It’s Colorectal Cancer Awareness Month, and colorectal cancer is the second-leading cause of cancer-related deaths.
About 1 out of 3 people are not up to date with their colorectal cancer screening, which can help identify precancerous polyps so you can get them removed before they turn into cancer.
Colorectal Cancer Symptoms
Colorectal cancer often doesn’t cause symptoms, which is why screenings are key to diagnosing cancer.
Those who do have symptoms experience:
Blood in stool
Persistent, ongoing stomach pain and cramps
Unexplained weight loss
Colorectal Cancer Screenings
There are a few different screenings for colorectal cancer available to you. The level of preparation needed for them, invasiveness, and frequency you’ll need them all vary.
Fecal Occult Blood Tests and Fecal Immunochemical Tests
A fecal occult blood test (gFOBT) or a fecal immunochemical test (FIT) can check for hidden blood in your stool, which can be a sign of cancer.
These tests are noninvasive and don’t require a bowel cleanse before your appointment. They also need to be repeated each year because they don’t give your doctor a firsthand look at your colon’s health.
You simply collect your stool sample at home and mail it or bring it in to a lab for processing, and they’ll let you know your results.
A FIT-DNA test checks for blood in the stool as well, but it also looks for DNA changes that may be a sign of cancer or precancerous polyps.
This test is noninvasive and doesn’t require a bowel cleanse before your appointment. They also need to be repeated every 3 years, because they don’t give your doctor a firsthand look at your colon’s health.
You simply collect your stool sample at home and mail it or bring it to a lab for processing, and they’ll let you know your results.
A flexible sigmoidoscopy is similar to a colonoscopy, but it only looks at part of your colon.
This procedure may require a bowel cleansing the night before, but its prep is not as extensive as what’s required for a colonoscopy. It’s usually done in your doctor’s office or a procedure room, and it must be repeated every 5 years.
The procedure involves a thin, flexible scope being inserted into the rectum to view the lower third of the colon so your doctor can look at its condition firsthand. Pieces of tissue can also be removed and evaluated for any abnormal cell changes.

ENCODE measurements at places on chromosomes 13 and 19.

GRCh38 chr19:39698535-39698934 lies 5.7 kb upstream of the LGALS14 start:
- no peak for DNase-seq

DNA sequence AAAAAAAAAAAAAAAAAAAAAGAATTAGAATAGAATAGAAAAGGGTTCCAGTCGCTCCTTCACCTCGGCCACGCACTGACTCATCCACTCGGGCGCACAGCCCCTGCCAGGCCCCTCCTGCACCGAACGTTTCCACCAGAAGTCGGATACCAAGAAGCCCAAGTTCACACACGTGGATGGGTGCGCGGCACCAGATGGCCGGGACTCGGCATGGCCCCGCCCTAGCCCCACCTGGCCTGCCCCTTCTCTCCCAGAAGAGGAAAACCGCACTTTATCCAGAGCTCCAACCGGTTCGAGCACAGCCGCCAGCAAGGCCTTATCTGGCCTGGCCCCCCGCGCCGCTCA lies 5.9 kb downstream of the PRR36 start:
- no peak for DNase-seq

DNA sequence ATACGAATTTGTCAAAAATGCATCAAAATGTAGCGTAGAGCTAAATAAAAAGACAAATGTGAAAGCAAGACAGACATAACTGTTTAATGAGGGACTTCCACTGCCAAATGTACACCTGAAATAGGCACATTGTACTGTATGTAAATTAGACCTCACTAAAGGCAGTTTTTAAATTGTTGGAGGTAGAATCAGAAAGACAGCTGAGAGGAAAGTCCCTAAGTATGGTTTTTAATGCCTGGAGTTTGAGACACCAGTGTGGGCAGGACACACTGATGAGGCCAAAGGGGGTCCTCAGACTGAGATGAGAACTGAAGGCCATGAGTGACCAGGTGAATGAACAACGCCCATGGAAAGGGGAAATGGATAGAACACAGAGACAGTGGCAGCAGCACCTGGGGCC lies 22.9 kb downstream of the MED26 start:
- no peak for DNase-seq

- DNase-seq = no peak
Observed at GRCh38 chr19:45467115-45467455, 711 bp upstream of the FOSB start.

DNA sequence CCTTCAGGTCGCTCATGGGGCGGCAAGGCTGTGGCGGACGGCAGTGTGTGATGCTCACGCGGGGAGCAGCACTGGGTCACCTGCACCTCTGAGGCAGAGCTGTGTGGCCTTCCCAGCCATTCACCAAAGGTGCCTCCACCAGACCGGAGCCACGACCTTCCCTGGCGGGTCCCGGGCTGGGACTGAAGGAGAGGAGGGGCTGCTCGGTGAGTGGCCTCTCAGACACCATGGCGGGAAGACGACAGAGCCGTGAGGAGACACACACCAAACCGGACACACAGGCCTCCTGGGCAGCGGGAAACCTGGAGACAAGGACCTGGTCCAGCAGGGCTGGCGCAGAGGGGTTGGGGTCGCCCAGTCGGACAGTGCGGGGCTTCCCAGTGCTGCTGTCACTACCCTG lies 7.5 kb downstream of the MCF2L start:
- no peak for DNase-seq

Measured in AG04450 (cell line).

A colonoscopy provides the best view of the entire colon.
Bowel cleansing is required the night before this procedure. It’s usually done in an outpatient surgery center, and it is usually recommended once every 10 years. If your provider is concerned though, they can recommend you have them more frequently.
A thin, flexible scope is inserted into your rectum to view your entire colon. Pieces of tissue or polyps can also be removed and evaluated for any abnormal cell changes.
The Screening That’s Right for You
You should work with your doctor to choose the screening that’s right for you and your situation. No matter which screening you choose, most of our plans will cover 100% of the cost. If more testing or services are needed besides your normal screenings, you may be responsible for paying a copay.
We always hear how we need to spend more time with our loved ones. But it’s hard to find common ground with others. We might not like the same music or have the same hobbies and interests.
In March, many schools celebrate Dr. Seuss’ birthday (March 2,
1904). This is a great opportunity for kids to learn the legend of these children’s
books. It’s always nice to hear kids get back home and tell us how they now
know about “Green Eggs and Ham.” We have all grown up hearing these stories and
catchy rhymes. Now we don’t have to worry about what we are going to talk about
with our children or grandchildren.
Dr. Seuss has been such an icon for so many years. His books
bring together so many families and generations. When we were children, we
loved the funny characters in these stories and how much fun they had in their
adventures. Dr. Seuss taught us that there is so much more to do on a rainy day